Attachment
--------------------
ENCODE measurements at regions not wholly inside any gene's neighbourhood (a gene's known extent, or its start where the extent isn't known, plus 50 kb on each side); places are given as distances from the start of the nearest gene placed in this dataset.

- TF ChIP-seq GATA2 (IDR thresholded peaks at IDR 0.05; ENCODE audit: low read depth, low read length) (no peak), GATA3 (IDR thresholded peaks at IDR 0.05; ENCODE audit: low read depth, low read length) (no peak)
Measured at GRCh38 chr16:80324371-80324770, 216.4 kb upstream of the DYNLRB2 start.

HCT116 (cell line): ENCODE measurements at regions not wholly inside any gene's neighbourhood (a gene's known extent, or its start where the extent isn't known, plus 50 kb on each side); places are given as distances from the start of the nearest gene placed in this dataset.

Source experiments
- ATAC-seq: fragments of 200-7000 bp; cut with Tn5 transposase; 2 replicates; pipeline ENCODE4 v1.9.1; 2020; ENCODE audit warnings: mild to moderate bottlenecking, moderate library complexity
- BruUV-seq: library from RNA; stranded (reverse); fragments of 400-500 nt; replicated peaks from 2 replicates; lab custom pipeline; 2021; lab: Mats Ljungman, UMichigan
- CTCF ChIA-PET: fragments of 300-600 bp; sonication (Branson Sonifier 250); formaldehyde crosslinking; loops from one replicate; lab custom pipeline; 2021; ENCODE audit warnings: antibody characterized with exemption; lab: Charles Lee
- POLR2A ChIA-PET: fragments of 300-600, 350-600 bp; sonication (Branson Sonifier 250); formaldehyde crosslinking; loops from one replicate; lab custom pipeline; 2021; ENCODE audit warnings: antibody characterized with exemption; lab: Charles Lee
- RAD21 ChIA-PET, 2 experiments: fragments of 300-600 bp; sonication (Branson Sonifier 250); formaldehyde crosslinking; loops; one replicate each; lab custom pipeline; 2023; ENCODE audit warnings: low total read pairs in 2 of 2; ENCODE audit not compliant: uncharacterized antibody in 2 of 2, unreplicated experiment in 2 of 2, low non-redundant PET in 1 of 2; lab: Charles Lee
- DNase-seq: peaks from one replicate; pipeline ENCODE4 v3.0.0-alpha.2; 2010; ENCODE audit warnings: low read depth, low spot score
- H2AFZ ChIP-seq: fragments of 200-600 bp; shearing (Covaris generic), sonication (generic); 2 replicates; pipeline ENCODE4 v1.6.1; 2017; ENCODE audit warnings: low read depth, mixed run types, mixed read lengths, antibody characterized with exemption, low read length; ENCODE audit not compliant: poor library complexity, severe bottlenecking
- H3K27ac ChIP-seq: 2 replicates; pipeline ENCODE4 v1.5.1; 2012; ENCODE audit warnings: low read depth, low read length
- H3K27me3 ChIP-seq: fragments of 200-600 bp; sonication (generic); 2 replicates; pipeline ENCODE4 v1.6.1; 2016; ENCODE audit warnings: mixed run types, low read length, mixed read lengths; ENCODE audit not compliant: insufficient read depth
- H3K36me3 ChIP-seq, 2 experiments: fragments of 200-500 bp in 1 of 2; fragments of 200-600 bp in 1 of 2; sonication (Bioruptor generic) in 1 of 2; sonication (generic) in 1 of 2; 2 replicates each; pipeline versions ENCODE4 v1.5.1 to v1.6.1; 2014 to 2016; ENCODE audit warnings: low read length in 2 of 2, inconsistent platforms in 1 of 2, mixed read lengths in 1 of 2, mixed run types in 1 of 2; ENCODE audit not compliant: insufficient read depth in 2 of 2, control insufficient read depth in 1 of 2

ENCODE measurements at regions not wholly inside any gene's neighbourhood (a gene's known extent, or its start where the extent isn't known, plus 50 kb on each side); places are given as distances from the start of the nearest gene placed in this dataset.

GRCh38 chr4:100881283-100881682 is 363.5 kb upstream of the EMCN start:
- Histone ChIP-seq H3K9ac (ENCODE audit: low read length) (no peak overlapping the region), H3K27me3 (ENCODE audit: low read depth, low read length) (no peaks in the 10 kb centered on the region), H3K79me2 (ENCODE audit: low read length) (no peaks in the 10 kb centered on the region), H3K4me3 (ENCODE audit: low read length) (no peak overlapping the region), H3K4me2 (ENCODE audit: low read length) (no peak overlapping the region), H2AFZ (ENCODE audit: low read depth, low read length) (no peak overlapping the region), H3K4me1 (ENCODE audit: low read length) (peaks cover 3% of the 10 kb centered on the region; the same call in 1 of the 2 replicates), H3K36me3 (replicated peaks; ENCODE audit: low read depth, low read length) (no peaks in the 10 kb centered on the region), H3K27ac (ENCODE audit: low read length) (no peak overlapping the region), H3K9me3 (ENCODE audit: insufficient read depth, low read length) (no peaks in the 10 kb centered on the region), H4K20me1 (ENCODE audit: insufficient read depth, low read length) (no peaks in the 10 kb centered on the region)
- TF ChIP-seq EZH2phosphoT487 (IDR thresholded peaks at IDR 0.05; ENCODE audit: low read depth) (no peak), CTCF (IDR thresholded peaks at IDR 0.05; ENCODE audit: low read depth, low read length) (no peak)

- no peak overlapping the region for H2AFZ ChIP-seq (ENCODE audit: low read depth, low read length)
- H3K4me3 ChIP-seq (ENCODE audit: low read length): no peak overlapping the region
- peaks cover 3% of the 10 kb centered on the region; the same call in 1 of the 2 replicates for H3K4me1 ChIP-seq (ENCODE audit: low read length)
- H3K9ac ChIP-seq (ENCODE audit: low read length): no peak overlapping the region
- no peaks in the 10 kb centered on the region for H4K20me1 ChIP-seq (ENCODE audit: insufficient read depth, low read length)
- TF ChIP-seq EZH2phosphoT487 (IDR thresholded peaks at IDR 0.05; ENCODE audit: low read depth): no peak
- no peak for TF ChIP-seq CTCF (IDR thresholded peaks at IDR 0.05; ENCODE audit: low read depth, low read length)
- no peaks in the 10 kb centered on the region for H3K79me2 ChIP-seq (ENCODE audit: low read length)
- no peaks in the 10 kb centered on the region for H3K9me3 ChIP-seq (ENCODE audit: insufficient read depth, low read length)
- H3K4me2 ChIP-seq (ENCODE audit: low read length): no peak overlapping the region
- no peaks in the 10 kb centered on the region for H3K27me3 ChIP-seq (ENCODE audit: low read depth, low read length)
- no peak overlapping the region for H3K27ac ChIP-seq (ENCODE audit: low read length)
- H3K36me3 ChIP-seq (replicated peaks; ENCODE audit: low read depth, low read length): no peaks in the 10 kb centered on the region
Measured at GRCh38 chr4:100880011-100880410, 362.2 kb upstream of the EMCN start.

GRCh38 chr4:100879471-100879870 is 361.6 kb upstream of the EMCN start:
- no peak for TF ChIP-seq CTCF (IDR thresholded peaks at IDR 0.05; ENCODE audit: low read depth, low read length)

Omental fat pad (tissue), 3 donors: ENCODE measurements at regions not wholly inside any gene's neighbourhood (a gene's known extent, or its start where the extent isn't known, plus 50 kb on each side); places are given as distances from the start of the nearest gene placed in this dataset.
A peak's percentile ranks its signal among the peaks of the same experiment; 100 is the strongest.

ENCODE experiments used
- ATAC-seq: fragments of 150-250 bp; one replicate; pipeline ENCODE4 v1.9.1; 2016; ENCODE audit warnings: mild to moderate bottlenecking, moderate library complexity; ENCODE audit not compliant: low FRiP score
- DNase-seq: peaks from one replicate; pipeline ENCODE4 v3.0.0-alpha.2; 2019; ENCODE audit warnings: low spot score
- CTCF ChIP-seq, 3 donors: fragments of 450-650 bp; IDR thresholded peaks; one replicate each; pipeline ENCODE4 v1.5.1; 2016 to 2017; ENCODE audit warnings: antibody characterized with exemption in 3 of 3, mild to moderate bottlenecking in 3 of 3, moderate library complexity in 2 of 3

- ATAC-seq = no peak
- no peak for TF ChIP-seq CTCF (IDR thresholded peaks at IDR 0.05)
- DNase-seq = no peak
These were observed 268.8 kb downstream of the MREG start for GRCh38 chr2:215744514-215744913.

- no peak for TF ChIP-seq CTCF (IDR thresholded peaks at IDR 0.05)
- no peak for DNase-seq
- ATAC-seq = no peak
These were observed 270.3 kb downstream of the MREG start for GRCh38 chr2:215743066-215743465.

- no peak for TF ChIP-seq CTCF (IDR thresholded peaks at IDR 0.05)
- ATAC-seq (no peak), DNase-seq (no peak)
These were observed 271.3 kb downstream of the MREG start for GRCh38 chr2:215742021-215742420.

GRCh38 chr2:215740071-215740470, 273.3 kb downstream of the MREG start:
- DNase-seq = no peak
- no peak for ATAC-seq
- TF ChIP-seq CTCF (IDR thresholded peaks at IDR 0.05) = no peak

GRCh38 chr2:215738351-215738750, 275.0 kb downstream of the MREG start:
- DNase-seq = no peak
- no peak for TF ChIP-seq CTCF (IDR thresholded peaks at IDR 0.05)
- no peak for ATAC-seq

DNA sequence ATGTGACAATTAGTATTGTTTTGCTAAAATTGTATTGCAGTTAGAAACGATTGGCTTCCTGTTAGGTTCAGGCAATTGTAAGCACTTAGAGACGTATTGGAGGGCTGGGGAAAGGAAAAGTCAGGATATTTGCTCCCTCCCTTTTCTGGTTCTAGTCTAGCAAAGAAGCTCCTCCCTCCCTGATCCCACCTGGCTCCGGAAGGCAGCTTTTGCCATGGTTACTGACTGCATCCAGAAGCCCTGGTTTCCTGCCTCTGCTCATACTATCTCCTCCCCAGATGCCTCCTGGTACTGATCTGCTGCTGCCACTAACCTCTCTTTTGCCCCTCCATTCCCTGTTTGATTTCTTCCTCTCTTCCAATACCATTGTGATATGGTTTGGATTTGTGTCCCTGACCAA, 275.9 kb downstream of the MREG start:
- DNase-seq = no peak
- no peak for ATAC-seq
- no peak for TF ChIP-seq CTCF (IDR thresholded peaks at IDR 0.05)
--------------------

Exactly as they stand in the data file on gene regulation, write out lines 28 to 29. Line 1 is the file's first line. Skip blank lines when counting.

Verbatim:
- no peaks in the 10 kb centered on the region for H3K9me3 ChIP-seq (ENCODE audit: insufficient read depth, low read length)
- H3K4me2 ChIP-seq (ENCODE audit: low read length): no peak overlapping the region